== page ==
The purposes of medicine are expanding rapidly beyond treating actual illnesses/injuries and promoting wellness, to also facilitating life fulfillment and making personal dreams come true.
Latest case in point: A gay couple has filed a class-action complaint with the U.S. Equal Employment Opportunity Commission (EEOC) against the City of New York, suing for unlawful workplace discrimination because they were denied coverage for fertility services. If successful, health insurance nationally may eventually be required to pay for IVF/surrogacy services for male gay couples. From the Guardian story:
Corey Briskin and Nicholas Maggipinto met in law school in 2011, were engaged by 2014, and had their 2016 wedding announced in the New York Times. They moved to a waterfront apartment block in Williamsburg, Brooklyn, with a bright playroom for families on the ground floor. “We got married and then we wanted all the trappings: house, children, 401K [retirement saving plan], etc,” Maggipinto, 37, tells me in their building’s shared meeting room, tapping the table in sequence with the progression of each idea.
Briskin, 30, grew up assuming he’d have children. He came out in college. “Once I had come out to myself and others, I don’t think my expectation of what my life would look like changed all that much.” With marriage equality won years ago, they expected to be able to have a conventional married life.
But the couple, both being male, cannot have children together. Hence, the litigation.
Briskin used to work for the City of New York as an assistant district attorney, earning about $60,000 a year. His employment benefits had included generous health insurance. But when they read the policy, they discovered they were the only class of people to be excluded from IVF coverage. Infertility was defined as an inability to have a child through heterosexual sex or intrauterine insemination. That meant straight people and lesbians working for the City of New York would have the costs of IVF covered, but gay male couples could never be eligible.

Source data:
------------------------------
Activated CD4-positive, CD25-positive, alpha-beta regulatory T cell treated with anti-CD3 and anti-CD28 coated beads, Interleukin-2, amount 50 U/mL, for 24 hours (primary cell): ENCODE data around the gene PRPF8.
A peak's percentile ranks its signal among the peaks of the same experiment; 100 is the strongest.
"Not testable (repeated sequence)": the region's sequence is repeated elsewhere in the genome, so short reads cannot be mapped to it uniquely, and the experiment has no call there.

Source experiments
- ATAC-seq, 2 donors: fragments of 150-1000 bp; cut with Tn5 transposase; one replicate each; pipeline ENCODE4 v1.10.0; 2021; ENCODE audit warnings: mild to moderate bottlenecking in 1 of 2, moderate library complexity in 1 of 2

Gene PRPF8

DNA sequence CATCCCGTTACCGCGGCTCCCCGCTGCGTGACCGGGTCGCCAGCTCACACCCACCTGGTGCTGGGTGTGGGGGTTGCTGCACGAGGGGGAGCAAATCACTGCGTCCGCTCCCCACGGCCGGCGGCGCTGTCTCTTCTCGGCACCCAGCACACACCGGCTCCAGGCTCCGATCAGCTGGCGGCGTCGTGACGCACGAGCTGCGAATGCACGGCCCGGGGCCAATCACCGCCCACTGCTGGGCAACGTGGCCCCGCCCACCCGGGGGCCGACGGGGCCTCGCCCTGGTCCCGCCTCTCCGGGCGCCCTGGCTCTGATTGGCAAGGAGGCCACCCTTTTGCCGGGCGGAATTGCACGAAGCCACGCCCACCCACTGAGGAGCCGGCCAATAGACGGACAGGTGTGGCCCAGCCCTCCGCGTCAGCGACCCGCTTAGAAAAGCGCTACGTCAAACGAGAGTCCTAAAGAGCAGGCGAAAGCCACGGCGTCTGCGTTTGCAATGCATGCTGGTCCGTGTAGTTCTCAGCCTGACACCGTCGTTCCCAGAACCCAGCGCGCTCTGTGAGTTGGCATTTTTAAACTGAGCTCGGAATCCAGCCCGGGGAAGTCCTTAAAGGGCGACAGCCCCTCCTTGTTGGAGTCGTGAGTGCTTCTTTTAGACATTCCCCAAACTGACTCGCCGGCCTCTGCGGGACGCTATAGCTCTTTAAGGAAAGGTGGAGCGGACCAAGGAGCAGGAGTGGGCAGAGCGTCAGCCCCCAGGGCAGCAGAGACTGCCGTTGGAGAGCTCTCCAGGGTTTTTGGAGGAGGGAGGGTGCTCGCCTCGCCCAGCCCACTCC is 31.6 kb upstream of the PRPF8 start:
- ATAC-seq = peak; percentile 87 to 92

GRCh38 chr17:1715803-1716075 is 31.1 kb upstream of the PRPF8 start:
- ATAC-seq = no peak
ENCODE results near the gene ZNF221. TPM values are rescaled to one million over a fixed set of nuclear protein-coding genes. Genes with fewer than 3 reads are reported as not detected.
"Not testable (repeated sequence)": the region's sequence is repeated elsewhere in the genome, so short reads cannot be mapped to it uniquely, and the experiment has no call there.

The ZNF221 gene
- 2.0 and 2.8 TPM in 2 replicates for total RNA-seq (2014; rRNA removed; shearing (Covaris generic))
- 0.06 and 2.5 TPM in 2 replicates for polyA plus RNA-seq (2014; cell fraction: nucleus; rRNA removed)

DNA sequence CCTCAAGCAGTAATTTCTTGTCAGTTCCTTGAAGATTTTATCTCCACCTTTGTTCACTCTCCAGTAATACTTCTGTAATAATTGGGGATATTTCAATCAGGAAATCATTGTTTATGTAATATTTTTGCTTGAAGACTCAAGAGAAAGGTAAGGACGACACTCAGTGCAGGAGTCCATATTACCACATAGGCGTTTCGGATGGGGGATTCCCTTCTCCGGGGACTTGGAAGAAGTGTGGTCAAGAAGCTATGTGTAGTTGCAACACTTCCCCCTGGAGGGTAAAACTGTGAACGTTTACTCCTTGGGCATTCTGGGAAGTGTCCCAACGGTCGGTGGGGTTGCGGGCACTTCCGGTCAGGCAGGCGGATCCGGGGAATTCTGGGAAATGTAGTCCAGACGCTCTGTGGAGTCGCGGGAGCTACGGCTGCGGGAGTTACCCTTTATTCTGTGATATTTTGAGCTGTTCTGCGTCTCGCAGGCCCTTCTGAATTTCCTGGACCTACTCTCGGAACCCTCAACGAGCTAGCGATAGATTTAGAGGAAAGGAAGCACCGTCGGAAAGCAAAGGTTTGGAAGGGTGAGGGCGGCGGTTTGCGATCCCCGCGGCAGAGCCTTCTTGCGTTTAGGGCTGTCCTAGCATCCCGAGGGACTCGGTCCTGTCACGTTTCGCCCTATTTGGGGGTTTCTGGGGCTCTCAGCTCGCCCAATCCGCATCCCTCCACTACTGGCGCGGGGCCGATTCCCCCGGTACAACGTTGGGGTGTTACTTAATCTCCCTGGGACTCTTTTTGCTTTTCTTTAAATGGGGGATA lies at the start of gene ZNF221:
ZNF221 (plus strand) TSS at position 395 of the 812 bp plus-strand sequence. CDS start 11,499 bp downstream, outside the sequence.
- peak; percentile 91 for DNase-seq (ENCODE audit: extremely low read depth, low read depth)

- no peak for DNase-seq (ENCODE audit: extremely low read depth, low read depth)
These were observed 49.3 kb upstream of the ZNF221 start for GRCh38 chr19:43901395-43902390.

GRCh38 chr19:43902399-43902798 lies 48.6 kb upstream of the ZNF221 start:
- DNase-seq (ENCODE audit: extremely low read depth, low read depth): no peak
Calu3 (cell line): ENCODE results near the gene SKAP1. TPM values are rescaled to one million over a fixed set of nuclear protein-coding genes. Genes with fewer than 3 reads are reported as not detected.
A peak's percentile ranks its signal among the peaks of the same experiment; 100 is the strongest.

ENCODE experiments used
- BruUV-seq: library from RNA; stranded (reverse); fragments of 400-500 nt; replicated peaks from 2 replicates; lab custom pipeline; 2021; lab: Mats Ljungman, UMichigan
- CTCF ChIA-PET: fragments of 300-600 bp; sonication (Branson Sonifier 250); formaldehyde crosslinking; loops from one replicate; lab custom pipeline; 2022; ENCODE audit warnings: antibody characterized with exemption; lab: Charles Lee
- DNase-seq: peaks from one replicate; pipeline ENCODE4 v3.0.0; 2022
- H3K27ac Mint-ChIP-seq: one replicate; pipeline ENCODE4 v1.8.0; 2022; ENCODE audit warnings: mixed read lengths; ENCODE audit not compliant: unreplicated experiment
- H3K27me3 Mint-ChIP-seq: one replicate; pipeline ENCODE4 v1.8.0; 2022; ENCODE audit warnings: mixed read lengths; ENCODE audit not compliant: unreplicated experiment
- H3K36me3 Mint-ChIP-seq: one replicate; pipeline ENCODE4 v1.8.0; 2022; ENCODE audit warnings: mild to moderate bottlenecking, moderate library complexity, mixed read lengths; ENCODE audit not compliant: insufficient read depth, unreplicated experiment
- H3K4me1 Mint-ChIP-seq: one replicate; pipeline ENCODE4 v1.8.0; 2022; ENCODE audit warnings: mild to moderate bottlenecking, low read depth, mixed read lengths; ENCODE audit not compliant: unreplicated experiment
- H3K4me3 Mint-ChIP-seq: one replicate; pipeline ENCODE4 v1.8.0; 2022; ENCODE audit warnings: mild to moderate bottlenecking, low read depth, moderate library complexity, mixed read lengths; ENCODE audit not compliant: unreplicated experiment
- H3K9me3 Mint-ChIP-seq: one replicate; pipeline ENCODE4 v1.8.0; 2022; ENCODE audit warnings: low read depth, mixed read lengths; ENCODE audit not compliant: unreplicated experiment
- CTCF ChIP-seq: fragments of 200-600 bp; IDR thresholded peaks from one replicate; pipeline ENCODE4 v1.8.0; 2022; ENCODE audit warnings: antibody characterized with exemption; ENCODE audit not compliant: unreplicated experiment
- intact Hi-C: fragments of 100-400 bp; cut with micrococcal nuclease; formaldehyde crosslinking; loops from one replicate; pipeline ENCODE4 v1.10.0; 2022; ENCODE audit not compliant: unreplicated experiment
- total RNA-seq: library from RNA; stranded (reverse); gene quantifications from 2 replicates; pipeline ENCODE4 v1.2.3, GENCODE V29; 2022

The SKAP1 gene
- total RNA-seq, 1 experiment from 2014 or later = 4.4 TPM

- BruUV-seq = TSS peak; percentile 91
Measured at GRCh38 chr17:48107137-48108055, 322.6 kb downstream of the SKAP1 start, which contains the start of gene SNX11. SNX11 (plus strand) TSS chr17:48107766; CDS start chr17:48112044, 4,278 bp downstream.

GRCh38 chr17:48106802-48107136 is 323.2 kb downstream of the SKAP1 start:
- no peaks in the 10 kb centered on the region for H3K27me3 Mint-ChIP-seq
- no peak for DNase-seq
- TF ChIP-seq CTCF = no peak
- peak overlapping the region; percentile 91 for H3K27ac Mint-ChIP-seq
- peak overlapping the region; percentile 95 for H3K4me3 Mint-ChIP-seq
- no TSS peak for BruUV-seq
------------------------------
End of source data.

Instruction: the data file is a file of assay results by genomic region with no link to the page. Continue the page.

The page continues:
This isn’t an oversight, it’s discrimination, Briskin says. “The policy is the product of a time when there was a misconception, a stereotype, a prejudice against couples that were made up of two men – that they were not capable of raising children because there was no female figure in that relationship.”
Wait a Minute
In the examples given, fertility services were covered because the patients experienced a pathology, i.e., an inability to conceive. Neither of the gentlemen suing, as far as we know, is infertile. They are gay. They cannot conceive together because both are male. That is not a pathology. It’s basic biology. Hence, refusing coverage is not discrimination.
But these days, saying such a truth is often called hateful as political pressure is brought to bear to ensure that insurance pays for services that are about attaining lifestyle desires, not overcoming actual health impairments. For example, California passed a law some time ago requiring group health insurance to cover gay couples as they do infertile heterosexual couples — which actually discriminates against heterosexual couples because they have to demonstrate a medical inability to conceive, while gay couples do not.
But what about this?
Briskin was working alongside colleagues who were happily availing themselves of the benefits he wasn’t entitled to. One of his co-workers — an older, single woman — became a mother using donor sperm, IVF and surrogacy.
The Story Doesn’t Say
But if the woman in question was beyond normal childbearing years, it should not have been covered either because inability to conceive would be caused by biology, not a medical problem.
So, we grind our teeth about the gargantuan cost of health care in this country — as we continually expand the circumstances in which non-health-care services are required to be covered by health insurance. For example, arguments are already being made that transgender women should be eligible for uterus transplants so they can experience gestation.
We need to find the courage at some point to say no to the expansion of medicine’s jurisdiction, or there won’t be enough money in the pot to pay for it all.